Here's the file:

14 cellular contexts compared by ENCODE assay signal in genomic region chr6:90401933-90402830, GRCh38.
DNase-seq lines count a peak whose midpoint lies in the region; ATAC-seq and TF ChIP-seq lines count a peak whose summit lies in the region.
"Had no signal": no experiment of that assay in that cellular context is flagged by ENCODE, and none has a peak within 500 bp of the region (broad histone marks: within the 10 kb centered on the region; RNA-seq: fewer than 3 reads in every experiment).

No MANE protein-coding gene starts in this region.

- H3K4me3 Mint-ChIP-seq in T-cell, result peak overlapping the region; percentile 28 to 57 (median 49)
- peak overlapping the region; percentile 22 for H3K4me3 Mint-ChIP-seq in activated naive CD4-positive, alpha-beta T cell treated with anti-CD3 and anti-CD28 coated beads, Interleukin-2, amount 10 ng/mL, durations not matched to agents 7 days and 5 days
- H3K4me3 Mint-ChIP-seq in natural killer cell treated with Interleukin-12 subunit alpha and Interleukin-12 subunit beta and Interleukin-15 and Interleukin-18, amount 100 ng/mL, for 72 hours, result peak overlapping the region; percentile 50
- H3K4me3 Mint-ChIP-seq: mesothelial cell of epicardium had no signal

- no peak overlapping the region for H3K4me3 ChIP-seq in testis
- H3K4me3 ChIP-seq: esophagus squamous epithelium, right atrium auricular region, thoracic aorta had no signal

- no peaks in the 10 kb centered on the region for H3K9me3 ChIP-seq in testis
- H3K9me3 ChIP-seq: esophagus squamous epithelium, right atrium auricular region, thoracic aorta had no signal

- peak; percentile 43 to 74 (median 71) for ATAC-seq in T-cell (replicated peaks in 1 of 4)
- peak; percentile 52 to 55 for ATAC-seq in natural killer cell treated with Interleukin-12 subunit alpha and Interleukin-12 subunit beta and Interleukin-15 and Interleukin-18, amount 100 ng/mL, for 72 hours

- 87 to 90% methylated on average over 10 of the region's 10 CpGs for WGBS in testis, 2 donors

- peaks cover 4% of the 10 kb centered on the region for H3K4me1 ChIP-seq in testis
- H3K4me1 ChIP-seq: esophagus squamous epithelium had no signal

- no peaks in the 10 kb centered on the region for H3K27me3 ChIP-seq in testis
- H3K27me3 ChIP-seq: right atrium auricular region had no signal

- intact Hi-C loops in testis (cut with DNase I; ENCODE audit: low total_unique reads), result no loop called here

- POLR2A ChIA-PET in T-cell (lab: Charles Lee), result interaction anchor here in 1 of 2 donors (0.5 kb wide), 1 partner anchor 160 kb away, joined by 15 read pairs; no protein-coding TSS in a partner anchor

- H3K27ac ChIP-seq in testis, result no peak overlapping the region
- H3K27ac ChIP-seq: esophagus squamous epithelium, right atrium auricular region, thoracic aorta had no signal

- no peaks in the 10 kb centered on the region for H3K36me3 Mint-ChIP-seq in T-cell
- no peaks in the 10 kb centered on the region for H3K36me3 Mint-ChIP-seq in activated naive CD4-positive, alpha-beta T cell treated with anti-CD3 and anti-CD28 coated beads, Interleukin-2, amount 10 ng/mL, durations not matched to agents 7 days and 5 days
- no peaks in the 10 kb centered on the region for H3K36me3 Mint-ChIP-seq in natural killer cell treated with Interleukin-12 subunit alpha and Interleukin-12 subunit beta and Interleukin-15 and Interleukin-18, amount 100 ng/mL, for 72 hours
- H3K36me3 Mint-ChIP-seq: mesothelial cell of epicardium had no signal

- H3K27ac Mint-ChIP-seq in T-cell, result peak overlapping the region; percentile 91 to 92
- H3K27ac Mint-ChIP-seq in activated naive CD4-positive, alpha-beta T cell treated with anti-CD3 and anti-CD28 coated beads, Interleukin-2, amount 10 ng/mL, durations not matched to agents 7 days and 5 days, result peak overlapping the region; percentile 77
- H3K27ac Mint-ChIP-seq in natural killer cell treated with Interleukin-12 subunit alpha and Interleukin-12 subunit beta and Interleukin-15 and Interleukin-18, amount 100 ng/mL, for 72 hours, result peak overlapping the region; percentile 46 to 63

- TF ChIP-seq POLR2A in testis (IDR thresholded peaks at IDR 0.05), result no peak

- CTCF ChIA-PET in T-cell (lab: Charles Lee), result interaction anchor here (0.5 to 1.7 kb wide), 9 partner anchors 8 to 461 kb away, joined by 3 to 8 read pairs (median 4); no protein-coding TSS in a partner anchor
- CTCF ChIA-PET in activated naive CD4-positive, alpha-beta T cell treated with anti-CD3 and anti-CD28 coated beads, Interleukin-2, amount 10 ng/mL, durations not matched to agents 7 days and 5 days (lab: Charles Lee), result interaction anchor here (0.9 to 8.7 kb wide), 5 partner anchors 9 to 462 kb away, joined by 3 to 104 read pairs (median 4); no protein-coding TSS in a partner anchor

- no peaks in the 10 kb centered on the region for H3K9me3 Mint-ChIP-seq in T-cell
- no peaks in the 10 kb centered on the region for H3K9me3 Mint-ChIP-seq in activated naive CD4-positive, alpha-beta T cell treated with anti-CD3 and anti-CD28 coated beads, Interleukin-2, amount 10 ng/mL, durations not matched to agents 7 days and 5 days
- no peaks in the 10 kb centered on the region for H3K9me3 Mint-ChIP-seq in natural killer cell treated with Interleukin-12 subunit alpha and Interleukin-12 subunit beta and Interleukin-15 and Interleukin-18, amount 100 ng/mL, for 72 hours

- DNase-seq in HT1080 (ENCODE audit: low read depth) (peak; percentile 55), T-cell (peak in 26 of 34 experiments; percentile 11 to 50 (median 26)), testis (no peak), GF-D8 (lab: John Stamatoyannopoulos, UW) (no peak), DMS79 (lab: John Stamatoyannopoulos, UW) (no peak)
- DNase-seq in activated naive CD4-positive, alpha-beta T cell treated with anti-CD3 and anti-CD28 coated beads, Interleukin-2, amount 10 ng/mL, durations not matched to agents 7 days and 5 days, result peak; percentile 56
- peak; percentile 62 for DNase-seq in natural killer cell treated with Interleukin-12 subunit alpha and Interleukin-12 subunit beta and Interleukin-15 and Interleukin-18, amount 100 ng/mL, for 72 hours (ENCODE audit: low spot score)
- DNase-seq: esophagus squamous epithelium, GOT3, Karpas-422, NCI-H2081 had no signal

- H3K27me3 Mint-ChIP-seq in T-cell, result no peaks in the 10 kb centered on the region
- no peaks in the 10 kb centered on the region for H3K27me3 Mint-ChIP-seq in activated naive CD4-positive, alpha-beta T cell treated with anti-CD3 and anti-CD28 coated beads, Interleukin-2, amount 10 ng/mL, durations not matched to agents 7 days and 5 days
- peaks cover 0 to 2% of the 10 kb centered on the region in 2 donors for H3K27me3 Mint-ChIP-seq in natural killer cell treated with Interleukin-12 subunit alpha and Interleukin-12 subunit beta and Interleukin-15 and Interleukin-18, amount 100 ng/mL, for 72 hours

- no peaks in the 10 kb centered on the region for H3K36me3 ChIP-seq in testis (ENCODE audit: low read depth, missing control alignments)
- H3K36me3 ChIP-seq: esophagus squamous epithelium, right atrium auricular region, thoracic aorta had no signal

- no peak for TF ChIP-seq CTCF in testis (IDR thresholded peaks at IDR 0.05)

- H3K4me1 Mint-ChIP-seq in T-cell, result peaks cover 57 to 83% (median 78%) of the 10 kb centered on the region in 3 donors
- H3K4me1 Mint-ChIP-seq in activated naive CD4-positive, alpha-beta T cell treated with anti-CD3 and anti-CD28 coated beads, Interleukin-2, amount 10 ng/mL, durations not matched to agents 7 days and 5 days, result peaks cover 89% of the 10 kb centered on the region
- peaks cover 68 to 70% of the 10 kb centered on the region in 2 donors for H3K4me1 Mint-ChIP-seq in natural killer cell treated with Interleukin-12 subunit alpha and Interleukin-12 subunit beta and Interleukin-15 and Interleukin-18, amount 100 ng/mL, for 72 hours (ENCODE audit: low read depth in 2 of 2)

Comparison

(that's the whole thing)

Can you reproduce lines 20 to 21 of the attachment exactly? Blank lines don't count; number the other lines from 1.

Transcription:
- intact Hi-C loops in testis (cut with DNase I; ENCODE audit: low total_unique reads), result no loop called here

- POLR2A ChIA-PET in T-cell (lab: Charles Lee), result interaction anchor here in 1 of 2 donors (0.5 kb wide), 1 partner anchor 160 kb away, joined by 15 read pairs; no protein-coding TSS in a partner anchor